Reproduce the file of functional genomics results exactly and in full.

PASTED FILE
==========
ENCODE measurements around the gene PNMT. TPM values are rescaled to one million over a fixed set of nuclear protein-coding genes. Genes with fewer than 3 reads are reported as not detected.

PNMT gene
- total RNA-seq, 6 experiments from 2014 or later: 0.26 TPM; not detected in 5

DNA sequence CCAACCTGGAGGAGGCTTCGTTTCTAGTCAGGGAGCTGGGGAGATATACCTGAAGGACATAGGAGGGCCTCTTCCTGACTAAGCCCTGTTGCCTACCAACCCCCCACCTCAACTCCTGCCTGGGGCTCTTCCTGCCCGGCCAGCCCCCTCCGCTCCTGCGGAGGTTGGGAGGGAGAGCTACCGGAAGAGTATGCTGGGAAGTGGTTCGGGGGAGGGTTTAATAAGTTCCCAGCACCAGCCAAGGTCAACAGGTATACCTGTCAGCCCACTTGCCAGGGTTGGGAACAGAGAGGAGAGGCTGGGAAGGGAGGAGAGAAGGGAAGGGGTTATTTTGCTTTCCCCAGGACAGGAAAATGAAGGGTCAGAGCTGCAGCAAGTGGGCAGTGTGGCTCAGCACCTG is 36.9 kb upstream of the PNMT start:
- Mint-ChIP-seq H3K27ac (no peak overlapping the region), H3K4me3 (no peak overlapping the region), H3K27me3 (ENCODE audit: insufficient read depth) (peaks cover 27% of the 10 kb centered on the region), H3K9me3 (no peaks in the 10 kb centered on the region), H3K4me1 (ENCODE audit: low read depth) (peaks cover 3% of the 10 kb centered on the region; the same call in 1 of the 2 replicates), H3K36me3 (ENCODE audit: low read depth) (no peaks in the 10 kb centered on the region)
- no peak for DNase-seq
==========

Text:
ENCODE measurements around the gene PNMT. TPM values are rescaled to one million over a fixed set of nuclear protein-coding genes. Genes with fewer than 3 reads are reported as not detected.

PNMT gene
- total RNA-seq, 6 experiments from 2014 or later: 0.26 TPM; not detected in 5

DNA sequence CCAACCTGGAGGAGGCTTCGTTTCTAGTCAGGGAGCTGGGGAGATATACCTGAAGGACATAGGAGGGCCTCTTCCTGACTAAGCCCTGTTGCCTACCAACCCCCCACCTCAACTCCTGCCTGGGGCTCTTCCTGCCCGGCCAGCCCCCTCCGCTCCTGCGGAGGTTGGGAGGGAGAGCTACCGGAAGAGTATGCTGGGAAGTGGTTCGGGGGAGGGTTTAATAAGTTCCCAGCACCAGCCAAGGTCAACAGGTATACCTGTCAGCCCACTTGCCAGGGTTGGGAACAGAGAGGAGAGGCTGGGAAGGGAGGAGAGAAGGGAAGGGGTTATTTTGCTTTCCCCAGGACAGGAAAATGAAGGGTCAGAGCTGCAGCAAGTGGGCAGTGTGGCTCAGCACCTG is 36.9 kb upstream of the PNMT start:
- Mint-ChIP-seq H3K27ac (no peak overlapping the region), H3K4me3 (no peak overlapping the region), H3K27me3 (ENCODE audit: insufficient read depth) (peaks cover 27% of the 10 kb centered on the region), H3K9me3 (no peaks in the 10 kb centered on the region), H3K4me1 (ENCODE audit: low read depth) (peaks cover 3% of the 10 kb centered on the region; the same call in 1 of the 2 replicates), H3K36me3 (ENCODE audit: low read depth) (no peaks in the 10 kb centered on the region)
- no peak for DNase-seq